Appreciating Australia’s place in the Asian Century
20 December, 2011
“Whoever is first in the field and awaits the coming of the enemy will be fresh for the fight; whoever is second in the field and has to hasten to battle will arrive exhausted” Sun Tzu, The Art of War
Sun Tzu’s quote best captures the advantages of being the first mover. The Asian Century is seeing a shift by globalising law firms to Asia. Hong Kong best captures this, with as many as 86 foreign law firms from Australia (5), Bermuda (2), British Virgin Islands (1), Cayman Islands (3), China (2), France (2), Italy (1), Luxembourg (1), Sweden (2), UK (20), USA (42) and USA/UK (4) establishing presences of varying sizes (Legal500, 2011).
Asia’s powerhouse economies are enjoying double digit GDP growth. Specifically, China has grown at 17% CAGR since 2000 and the IMF estimates the GDP to close the year at a whopping $6.9 trillion (IMF, 2011). China’s economic expansion is driven by its comparative advantage on labour cost derived from the size of its population, 1.3 billion to be exact (IMF, 2011). The global manufacturing hub’s continuous industrialisation and urbanisation are contributing to the demand for mineral resources (Australian Government Department of Treasury, 2010). Australia’s strategic location in the eastern hemisphere and resource-rich lands have seen its ascendancy as the single largest FDI recipient from China (The Heritage Foundation, 2011).
Since 2008, major domestic and globalising law firms have entered Perth to ride the resource super-cycle. Here are but a few examples:
- Middletons’ combination with two Perth firms in 2008 to pursue ASX-listed miners.
- Gilbert + Tobin’s recent merger with Perth-based Blakiston & Crabb, specialising in the energy and resources sector.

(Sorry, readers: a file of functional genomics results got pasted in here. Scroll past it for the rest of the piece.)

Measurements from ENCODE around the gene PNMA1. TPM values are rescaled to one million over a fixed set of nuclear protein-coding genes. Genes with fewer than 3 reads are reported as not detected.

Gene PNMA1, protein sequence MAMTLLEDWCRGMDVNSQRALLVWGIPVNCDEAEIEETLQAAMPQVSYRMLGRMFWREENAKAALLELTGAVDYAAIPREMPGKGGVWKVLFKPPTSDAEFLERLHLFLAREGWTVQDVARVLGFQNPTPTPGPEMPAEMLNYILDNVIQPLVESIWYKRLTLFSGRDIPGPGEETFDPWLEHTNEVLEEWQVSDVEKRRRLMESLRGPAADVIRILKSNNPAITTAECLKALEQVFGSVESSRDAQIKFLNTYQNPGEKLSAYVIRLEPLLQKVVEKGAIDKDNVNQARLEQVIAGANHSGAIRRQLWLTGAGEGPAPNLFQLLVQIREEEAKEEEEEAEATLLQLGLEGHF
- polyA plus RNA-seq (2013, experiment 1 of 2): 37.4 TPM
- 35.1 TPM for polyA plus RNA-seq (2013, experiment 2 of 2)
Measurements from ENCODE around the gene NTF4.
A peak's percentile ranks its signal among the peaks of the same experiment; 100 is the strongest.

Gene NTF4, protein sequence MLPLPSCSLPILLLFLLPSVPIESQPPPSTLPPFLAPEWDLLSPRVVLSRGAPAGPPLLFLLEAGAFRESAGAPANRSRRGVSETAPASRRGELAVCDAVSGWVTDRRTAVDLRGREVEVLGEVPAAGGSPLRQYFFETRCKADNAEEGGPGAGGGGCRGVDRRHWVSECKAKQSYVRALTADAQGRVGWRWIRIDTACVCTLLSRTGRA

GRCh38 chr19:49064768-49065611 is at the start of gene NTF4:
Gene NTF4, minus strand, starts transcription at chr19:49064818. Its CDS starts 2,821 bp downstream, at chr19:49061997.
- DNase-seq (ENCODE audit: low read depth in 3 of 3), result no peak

- Perth-based Jackson McDonald’s amalgamation with McKenzie Moncrieff to create the largest Perth law firm.
- Allen & Overy raided Australian law firms to establish a partnership of 17 in Sydney and Perth to capture cross border investment flows and ride the resource super-cycle.
- Clifford Chance’s entry into Australia via mergers with Chang Pistilli & Simmons and Cochrane Lishman Carson Luscombe inter alia to capitalise on Perth’s booming resource sector and intense demand from Asia.
- Holman Fenwick Willan launched a Perth office to service the oil, gas and mining industry clients.
- Squire Sanders picked up most of Minter Ellison’s Perth office as a strategic resource play in Perth.
The Asian legal industry is at a tipping point driven by the continuous growth of developed and developing Asian economies. Recent cross-border Asia-Pacific law firm mergers signify the continuously expanding role of Australia in the Asian Century:
- The recent Ashurst merger with Blake Dawson is a move to solidify the merged entity’s position in Asia.
- The King & Wood and Mallesons Stephen Jaques’ combination is a move to create a regional powerhouse as the pre-eminent competitor for US and UK firms that have traditionally dominated major cross-border deals.
With more firms setting up in Australia, how many assets remain? Speed-to-market is critical in seizing the opportunities still available. Sun Tzu’s quote still rings true in an uncertain 2012.
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